Sleep specialists understand that once size does not fit all when it comes to CPAP masks, pressure settings, or therapy modes. For this reason, no CPAP user should be resigned to failure, because their healthcare provider truly does "have their back."
What are the risks of failing CPAP?
The obvious risk is that you don't treat your sleep apnea and continue to suffer its impact on your health and well being. Major concerns include cancer, brain damage, stroke, diabetes, heart disease, and other chronic, life-threatening conditions.
CPAP isn't a "whenever you feel like it" treatment; you have to use it for it to work, and without it, you will go back to the original problems that sent you to the doctor in the first place.
But the second risk is that you may lose your CPAP machine and supplies because of noncompliance.
Why does CPAP compliance matter?
Compliance is generally defined by the Centers of Medicare and Medicaid Services (CMS) as using CPAP at least 4 hours nightly, for 70 percent of the time.
So, for a week's time, that equals about 5 nights out of 7, and in a month's time, that equals about 21 nights out of 30.
Most private insurers cleave to a similar definition. This definition isn't arbitrary, by the way. It exists to define the minimum amount of therapy shown by research to be effective for offsetting the dangerous cardiac problems that untreated sleep apnea can lead to.
When you and CPAP just can't be friends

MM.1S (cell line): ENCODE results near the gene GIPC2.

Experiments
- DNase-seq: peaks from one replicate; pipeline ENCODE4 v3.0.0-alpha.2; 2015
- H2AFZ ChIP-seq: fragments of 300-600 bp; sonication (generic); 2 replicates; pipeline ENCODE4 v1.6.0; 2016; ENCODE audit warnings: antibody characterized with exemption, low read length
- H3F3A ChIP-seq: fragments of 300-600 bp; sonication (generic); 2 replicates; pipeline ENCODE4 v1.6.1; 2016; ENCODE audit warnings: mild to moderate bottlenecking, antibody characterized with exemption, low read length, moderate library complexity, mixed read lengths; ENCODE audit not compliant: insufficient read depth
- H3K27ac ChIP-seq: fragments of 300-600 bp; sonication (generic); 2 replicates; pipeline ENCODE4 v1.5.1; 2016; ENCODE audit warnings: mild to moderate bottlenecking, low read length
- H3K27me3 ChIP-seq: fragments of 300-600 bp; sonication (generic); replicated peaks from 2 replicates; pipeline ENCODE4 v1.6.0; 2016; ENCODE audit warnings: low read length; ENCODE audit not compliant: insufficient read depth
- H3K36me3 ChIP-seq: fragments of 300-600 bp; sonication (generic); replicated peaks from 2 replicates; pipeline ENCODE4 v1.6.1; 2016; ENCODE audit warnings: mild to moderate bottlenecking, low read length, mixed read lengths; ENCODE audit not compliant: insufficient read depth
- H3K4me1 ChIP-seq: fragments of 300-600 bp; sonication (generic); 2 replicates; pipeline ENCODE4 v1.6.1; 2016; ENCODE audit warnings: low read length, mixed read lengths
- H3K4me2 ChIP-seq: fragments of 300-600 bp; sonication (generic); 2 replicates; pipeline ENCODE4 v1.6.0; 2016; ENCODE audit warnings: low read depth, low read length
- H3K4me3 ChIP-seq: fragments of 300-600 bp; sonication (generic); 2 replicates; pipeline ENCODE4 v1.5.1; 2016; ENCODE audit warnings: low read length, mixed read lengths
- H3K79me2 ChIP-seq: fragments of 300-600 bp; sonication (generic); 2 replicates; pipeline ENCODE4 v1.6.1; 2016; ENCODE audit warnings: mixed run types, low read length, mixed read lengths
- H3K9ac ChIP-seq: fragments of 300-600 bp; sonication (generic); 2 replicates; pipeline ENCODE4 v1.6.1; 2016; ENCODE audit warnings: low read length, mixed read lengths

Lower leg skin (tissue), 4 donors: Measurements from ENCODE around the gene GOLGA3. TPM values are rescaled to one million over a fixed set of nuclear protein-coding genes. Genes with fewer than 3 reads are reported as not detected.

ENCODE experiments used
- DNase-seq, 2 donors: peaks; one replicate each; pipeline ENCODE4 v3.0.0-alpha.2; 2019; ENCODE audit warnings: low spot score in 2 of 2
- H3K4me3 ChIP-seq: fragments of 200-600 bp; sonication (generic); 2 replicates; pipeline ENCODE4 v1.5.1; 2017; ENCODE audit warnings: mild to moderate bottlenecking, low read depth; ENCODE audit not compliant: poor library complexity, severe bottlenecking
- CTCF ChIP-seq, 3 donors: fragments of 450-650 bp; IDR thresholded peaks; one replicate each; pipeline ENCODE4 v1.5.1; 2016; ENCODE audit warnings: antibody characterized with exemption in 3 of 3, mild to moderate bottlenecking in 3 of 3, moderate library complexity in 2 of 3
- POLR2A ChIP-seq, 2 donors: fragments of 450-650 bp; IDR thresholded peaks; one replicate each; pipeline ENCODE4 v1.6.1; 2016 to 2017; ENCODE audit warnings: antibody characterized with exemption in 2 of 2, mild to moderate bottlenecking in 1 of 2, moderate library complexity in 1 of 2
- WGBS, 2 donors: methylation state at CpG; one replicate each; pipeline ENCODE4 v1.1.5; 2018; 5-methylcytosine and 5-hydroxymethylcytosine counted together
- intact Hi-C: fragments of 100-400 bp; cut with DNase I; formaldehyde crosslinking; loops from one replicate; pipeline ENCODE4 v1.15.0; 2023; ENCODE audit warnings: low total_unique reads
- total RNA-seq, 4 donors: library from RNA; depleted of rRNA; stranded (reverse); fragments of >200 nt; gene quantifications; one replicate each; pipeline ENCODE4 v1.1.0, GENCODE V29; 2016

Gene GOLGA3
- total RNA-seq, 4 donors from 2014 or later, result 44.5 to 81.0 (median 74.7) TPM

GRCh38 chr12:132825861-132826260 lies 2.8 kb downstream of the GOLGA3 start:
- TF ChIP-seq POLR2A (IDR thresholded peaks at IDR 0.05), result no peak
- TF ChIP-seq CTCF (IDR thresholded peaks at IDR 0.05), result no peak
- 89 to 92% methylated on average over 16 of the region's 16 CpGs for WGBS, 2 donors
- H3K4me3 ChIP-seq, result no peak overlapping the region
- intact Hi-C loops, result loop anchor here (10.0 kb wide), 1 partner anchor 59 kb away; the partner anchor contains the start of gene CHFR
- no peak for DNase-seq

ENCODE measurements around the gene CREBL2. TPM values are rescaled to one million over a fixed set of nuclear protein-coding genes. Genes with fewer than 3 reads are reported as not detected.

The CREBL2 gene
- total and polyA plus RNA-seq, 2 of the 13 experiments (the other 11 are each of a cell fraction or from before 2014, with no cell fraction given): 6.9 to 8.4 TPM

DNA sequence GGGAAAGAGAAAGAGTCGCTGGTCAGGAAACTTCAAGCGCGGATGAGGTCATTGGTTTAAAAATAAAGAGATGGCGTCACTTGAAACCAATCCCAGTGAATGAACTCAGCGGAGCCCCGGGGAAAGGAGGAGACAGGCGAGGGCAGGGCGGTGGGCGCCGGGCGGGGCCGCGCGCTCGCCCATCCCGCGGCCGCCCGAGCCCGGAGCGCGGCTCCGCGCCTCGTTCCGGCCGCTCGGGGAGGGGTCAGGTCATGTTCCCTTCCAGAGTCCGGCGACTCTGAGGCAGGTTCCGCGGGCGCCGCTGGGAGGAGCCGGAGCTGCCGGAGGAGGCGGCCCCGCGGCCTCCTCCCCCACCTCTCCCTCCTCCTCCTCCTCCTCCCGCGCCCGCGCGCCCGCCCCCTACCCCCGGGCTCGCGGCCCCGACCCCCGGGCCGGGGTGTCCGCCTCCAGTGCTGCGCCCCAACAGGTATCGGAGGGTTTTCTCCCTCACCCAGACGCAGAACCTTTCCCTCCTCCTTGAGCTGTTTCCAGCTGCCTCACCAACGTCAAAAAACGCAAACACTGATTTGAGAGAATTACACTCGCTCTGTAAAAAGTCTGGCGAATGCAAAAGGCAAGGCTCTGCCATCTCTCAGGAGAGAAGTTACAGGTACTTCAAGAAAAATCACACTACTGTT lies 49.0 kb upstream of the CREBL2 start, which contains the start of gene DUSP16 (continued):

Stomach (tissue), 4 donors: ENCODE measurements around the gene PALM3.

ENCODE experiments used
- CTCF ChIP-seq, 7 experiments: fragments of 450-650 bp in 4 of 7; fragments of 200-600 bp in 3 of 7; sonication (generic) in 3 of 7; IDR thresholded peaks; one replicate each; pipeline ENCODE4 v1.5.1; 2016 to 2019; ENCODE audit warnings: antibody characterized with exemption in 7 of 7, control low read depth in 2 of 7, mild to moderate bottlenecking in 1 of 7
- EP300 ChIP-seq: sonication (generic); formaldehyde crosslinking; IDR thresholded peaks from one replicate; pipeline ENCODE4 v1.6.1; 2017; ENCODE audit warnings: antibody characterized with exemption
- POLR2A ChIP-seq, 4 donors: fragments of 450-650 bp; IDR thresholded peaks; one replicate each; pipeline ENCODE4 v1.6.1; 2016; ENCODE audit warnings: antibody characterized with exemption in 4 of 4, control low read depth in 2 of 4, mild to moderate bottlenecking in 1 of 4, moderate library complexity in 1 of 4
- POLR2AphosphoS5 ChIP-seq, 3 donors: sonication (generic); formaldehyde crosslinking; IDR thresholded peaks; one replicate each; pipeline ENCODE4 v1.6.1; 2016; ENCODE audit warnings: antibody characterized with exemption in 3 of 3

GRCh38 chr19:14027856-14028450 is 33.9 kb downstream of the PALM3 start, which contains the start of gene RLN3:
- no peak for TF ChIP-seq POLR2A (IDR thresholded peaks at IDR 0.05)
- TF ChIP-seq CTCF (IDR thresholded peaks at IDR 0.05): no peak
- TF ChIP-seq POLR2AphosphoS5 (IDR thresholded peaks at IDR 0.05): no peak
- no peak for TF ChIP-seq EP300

Sometimes, however, CPAP fails because of things that are beyond your control.
Nasal or sinus structure abnormalities like a deviated septum, swollen turbinates, or problems with the upper palate can make it impossible to use CPAP.
Daily congestion caused by seasonal allergies can make it hard for some people to breathe using CPAP.
Other coexisting conditions may suggest a different approach to treating sleep apnea, such as unrelated sleep disorders or certain cardiovascular or pulmonary conditions.
In the event you simply cannot use CPAP, you have other options. These include:
upper airway physical therapy exercises
surgical removal of tissues causing obstructions
Ultimately, the challenge is not about CPAP, but about how you will find the right therapy to correct your sleep breathing disorder. Generally, the go-to treatment usually starts with PAP therapy, but if it doesn't work for you, that's no reason to feel ashamed or give up.
The bright side
Sometimes, insurance companies require you to "fail CPAP" first before allowing you the opportunity to try a different kind of noninvasive ventilation, such as APAP, BiPAP, or ASV.
In that case, your "failure" may actually be grounds for an upgrade to a therapy you love! So don't take it personally... sometimes, CPAP failure can actually be a blessing in disguise.
Consult with your sleep specialist about all of your options, if you are concerned about CPAP intolerance. There truly is a treatment out there for everybody, and the best sleep centers will help you find what you need to be healthy and happy again.
American Thoracic Society
Centers of Medicare and Medicaid Services (CMS)
Sleep Dynamic Therapy
Society of Behavioral Sleep Medicine